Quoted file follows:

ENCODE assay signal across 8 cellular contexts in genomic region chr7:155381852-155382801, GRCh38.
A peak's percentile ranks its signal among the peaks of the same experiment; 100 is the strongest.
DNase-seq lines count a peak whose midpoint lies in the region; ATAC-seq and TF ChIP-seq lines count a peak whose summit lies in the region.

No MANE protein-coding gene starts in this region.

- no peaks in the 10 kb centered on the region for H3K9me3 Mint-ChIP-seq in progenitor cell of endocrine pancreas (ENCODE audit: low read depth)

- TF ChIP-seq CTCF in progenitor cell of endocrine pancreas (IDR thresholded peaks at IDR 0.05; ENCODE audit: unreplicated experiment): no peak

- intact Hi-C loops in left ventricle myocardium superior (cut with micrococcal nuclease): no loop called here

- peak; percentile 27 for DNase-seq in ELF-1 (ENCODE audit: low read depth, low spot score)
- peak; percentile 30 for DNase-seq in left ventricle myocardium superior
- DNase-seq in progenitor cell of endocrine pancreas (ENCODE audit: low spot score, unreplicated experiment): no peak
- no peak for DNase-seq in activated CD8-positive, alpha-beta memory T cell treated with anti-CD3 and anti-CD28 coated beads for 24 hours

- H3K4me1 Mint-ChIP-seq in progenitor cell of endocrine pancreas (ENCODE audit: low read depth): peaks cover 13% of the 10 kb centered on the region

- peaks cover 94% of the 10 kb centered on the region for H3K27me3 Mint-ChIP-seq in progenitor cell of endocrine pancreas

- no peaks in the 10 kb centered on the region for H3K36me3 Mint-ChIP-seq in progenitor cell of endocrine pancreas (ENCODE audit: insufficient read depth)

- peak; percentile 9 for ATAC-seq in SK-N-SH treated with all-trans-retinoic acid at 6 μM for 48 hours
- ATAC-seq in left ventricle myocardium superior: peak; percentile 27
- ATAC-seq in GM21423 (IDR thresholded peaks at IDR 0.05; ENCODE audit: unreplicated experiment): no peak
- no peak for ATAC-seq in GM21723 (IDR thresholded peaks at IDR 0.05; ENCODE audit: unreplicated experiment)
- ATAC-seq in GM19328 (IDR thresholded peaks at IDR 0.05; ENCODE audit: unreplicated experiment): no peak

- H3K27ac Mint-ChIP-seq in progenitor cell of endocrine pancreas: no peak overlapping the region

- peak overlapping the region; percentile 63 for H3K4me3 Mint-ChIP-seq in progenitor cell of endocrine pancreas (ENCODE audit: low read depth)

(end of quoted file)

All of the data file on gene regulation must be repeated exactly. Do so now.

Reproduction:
ENCODE assay signal across 8 cellular contexts in genomic region chr7:155381852-155382801, GRCh38.
A peak's percentile ranks its signal among the peaks of the same experiment; 100 is the strongest.
DNase-seq lines count a peak whose midpoint lies in the region; ATAC-seq and TF ChIP-seq lines count a peak whose summit lies in the region.

No MANE protein-coding gene starts in this region.

- no peaks in the 10 kb centered on the region for H3K9me3 Mint-ChIP-seq in progenitor cell of endocrine pancreas (ENCODE audit: low read depth)

- TF ChIP-seq CTCF in progenitor cell of endocrine pancreas (IDR thresholded peaks at IDR 0.05; ENCODE audit: unreplicated experiment): no peak

- intact Hi-C loops in left ventricle myocardium superior (cut with micrococcal nuclease): no loop called here

- peak; percentile 27 for DNase-seq in ELF-1 (ENCODE audit: low read depth, low spot score)
- peak; percentile 30 for DNase-seq in left ventricle myocardium superior
- DNase-seq in progenitor cell of endocrine pancreas (ENCODE audit: low spot score, unreplicated experiment): no peak
- no peak for DNase-seq in activated CD8-positive, alpha-beta memory T cell treated with anti-CD3 and anti-CD28 coated beads for 24 hours

- H3K4me1 Mint-ChIP-seq in progenitor cell of endocrine pancreas (ENCODE audit: low read depth): peaks cover 13% of the 10 kb centered on the region

- peaks cover 94% of the 10 kb centered on the region for H3K27me3 Mint-ChIP-seq in progenitor cell of endocrine pancreas

- no peaks in the 10 kb centered on the region for H3K36me3 Mint-ChIP-seq in progenitor cell of endocrine pancreas (ENCODE audit: insufficient read depth)

- peak; percentile 9 for ATAC-seq in SK-N-SH treated with all-trans-retinoic acid at 6 μM for 48 hours
- ATAC-seq in left ventricle myocardium superior: peak; percentile 27
- ATAC-seq in GM21423 (IDR thresholded peaks at IDR 0.05; ENCODE audit: unreplicated experiment): no peak
- no peak for ATAC-seq in GM21723 (IDR thresholded peaks at IDR 0.05; ENCODE audit: unreplicated experiment)
- ATAC-seq in GM19328 (IDR thresholded peaks at IDR 0.05; ENCODE audit: unreplicated experiment): no peak

- H3K27ac Mint-ChIP-seq in progenitor cell of endocrine pancreas: no peak overlapping the region

- peak overlapping the region; percentile 63 for H3K4me3 Mint-ChIP-seq in progenitor cell of endocrine pancreas (ENCODE audit: low read depth)